Review: Kyocera Verve for Sprint
Kyocera still knows how to make a basic smartphone with a physical QWERTY keyboard, as evidenced by the Verve. This low-cost handset handles calls and messaging - though not much else.
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Is It Your Type?
The Verve is a phone reserved for what has become a very niche customer: People who don't need or want a smartphone, but still want to be able to easily send messages. The Verve, made by Kyocera, is an old-fashioned sideways slider that has a numeric keypad on the front and a full QWERTY keyboard hidden away. If you're looking for a basic messaging device, the Verve is worth consideration.
Kyocera dug deep into the history books - at least as far as cell phones go - to find the Verve. The device is a traditional feature phone that's all about providing physical controls. It's relatively compact, though the sliding form factor necessitates a bit of girth in order to accommodate all the mechanics.
The Verve harkens back to a time when a phone's physical design mattered far more than the software or apps. The sideways slider was a popular form factor as recently as five or six years ago. Stylistically speaking, the design is rather ho-hum. The word "verve" actually means enthusiasm, vitality, or vigor. The drab grays and blacks clothing the Verve are quite the opposite. I'd rather see some color - any color - to give the Verve some modicum of life. At least there are some white and chrome accents here and there. Questionable name aside, the Verve keeps close to Kyocera's DNA with its somewhat blocky appearance.
Kyocera sticks to medium-grade materials. The plastics aren't the cheapest I've encountered on a handset, but they are far from the best. The Verve feels well-made; all the joints are tight and nothing is loose or jiggly. It's narrow and easily fits in the palm. The battery cover has a fine, diamond-patterned texture to it that lends a bit of grip. I can easily wrap my hand all the way around the phone. It isn't as pocket friendly as some smaller smartphones - due mostly to its thickness - but it's still compact enough that it will fit most pockets.
The front of the phone is about half screen. There's a black bezel framing the display. Two soft keys run along the left edge of the display, which are meant to be used when the phone is open and held sideways. The control keys are a jumble and the numeric keypad is rather close to the bottom.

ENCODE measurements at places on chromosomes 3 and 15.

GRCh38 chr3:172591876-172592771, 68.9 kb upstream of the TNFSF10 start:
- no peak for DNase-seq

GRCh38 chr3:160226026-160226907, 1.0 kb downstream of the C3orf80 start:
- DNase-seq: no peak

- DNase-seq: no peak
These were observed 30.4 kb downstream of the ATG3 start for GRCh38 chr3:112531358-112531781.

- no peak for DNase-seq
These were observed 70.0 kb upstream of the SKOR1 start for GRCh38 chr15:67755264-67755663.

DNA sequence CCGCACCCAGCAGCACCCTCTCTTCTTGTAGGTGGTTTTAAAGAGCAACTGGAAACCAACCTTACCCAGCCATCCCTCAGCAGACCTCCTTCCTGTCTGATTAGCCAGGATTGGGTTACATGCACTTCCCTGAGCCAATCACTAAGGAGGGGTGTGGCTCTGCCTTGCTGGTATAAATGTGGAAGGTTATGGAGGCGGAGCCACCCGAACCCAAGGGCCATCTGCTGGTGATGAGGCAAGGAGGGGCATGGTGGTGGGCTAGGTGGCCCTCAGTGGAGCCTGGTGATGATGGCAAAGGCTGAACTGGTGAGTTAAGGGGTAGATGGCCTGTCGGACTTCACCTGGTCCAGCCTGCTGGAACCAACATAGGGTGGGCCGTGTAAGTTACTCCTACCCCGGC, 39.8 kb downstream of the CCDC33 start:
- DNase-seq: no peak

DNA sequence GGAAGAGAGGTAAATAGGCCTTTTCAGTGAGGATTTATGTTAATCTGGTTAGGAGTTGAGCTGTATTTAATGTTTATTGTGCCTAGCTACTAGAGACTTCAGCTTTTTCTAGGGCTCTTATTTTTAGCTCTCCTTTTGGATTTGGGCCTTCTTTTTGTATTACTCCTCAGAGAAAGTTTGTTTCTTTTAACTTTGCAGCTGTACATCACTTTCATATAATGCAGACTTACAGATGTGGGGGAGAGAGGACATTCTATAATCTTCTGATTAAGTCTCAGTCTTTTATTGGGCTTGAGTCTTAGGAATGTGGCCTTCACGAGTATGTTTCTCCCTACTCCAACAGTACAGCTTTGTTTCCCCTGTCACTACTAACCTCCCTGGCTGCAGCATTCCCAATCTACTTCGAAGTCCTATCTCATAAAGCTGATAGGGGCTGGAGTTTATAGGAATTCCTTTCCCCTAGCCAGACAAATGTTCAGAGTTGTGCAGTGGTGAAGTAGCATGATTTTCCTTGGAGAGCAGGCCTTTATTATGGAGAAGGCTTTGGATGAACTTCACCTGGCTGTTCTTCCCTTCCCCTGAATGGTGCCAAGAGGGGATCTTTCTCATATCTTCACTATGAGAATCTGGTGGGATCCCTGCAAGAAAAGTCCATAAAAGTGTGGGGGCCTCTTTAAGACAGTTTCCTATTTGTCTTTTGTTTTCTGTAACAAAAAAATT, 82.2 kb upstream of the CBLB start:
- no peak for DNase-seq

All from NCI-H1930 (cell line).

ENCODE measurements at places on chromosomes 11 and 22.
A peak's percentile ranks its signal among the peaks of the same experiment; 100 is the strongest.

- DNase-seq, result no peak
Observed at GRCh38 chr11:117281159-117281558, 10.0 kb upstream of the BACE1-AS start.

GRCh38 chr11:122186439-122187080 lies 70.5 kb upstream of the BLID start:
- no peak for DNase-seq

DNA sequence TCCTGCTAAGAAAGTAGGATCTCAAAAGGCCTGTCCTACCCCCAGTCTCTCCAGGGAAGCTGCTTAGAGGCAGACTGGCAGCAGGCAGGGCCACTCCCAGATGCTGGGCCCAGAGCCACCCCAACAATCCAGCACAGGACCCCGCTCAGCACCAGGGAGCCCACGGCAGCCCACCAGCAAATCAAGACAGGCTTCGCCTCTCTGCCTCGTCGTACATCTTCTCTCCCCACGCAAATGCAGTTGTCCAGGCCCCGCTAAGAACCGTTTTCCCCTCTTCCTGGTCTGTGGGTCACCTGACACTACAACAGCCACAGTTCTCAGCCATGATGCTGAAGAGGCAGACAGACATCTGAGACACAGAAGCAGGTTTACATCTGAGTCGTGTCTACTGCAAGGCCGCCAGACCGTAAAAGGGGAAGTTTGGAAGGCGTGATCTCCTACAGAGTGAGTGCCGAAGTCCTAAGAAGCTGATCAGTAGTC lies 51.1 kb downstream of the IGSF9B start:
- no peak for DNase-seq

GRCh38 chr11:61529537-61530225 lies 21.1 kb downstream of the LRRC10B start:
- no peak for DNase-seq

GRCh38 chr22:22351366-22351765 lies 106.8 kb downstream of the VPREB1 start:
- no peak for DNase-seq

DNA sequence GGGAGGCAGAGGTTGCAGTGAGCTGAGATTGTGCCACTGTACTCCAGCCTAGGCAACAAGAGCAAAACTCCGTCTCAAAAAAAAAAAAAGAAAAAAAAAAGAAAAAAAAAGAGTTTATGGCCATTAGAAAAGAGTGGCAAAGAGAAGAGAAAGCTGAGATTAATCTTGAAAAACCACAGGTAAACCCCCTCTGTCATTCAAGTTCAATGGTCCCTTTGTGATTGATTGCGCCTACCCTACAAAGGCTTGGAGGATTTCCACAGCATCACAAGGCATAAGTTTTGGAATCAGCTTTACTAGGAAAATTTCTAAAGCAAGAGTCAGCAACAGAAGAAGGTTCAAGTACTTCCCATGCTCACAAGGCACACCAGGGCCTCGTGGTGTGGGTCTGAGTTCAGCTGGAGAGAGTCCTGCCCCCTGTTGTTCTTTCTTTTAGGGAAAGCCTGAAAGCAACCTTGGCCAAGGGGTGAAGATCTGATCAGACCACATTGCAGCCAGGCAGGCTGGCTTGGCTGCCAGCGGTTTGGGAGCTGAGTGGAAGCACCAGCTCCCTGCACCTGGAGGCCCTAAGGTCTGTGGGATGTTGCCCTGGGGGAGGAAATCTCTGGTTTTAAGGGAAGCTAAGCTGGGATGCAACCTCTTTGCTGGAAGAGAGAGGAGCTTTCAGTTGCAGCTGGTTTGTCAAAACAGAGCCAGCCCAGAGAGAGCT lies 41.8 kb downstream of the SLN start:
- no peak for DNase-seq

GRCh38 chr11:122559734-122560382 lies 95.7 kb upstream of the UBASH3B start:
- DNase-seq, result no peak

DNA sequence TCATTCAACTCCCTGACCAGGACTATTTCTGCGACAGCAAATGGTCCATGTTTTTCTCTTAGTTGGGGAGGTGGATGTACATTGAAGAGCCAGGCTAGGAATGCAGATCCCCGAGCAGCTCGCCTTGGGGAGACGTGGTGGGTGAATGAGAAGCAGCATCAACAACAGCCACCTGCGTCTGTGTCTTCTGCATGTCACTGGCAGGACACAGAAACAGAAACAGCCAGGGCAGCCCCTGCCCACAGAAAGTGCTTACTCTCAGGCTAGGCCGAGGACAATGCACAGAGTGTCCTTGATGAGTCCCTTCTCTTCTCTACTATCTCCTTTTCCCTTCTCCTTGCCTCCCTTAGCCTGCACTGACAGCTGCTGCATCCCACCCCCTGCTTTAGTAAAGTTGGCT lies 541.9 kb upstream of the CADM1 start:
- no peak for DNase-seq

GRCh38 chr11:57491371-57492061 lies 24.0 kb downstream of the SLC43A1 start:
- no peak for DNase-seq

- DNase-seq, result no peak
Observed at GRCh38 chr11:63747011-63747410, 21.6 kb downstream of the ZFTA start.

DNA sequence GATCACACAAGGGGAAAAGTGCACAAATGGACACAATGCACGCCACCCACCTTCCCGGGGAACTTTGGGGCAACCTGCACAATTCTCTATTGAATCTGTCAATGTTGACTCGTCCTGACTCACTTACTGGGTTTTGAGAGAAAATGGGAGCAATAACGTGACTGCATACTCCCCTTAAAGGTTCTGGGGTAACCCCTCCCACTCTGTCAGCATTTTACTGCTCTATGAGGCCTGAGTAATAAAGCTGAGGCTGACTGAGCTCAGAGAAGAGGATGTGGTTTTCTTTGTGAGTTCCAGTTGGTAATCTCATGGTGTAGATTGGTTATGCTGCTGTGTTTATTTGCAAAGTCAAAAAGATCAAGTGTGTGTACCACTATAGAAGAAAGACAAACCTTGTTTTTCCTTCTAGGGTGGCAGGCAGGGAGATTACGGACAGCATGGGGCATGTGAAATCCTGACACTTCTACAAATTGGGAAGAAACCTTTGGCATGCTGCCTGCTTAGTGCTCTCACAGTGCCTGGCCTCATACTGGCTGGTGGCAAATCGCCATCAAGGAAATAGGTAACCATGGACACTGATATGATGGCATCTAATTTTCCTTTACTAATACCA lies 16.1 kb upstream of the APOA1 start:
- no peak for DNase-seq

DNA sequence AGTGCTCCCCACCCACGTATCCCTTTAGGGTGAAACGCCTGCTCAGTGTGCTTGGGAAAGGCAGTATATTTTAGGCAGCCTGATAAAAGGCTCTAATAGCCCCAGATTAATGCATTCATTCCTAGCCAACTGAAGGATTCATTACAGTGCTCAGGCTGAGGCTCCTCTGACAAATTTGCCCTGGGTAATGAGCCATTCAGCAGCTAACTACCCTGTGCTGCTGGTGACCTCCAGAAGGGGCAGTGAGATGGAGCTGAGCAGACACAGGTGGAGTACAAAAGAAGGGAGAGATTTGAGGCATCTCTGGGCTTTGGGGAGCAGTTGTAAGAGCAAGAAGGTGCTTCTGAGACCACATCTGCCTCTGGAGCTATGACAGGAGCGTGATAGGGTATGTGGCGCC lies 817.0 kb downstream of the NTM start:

Kyocera could have done a much better job with the function keys. They are a hot mess. The D-pad is fairly decent, with a nice rim and good action all around. It's chrome-colored and often reflects light. Everything else is a bit fussy. There are three keys on either side of the D-pad: send, soft, and speakerphone on the left, and end, soft, and back on the right. The send/end keys stick out a lot, so I found my thumbs hitting those buttons rather than the soft buttons quite a bit. This was pretty frustrating, as it often cancelled an action I was trying to complete. I don't like the configuration, but I'll allow that over time owners will get used to it. Thank goodness the travel and feedback of all the buttons is quite good.
The numeric dialpad is great. The buttons have a slight rubbery texture to them. Each button is clearly defined and has excellent travel and feedback.
The slider mechanism is quite good. It's spring assisted, so once you open it about halfway the springs take over and pop it open the rest of the way with a satisfying "thock." Importantly, I'm able to open the phone while holding it sideways without the Verve jumping out of my hand.
As far as physical QWERTY keyboards go, beggars can't really be choosers these days. In keeping with the sideways slider form factor, the Verve's buttons have minimal profile. There is just enough shape to them that my thumbs can discern between the individual keys as they slide across the keyboard. There are four rows to the keyboard, with three rows of letters and a full row for controls and secondary characters. Its a bummer there's no dedicated row for numbers. I'm glad the keyboard includes directional keys, which really help when it comes time to move the cursor around the screen or edit text. There are dedicated keys for the period and comma, and quick access to "@" and ".com" as well.
The volume toggle is on the left edge the phone. It has a nice profile and is easy to use; travel and feedback are excellent. The same is true of the dedicated camera button on the right edge of the phone. You can double-tap the camera button to launch the camera even when the phone is locked. The micro-USB port is on the left edge and the stereo headset jack is on the top.
I had no trouble at all removing the battery cover. It peels right off. The battery is removable. There is no SIM card, nor is there a memory card slot.
The Kyocera Verve covers the QWERTY-phone basics in spades: it is compact and has a good keyboard.
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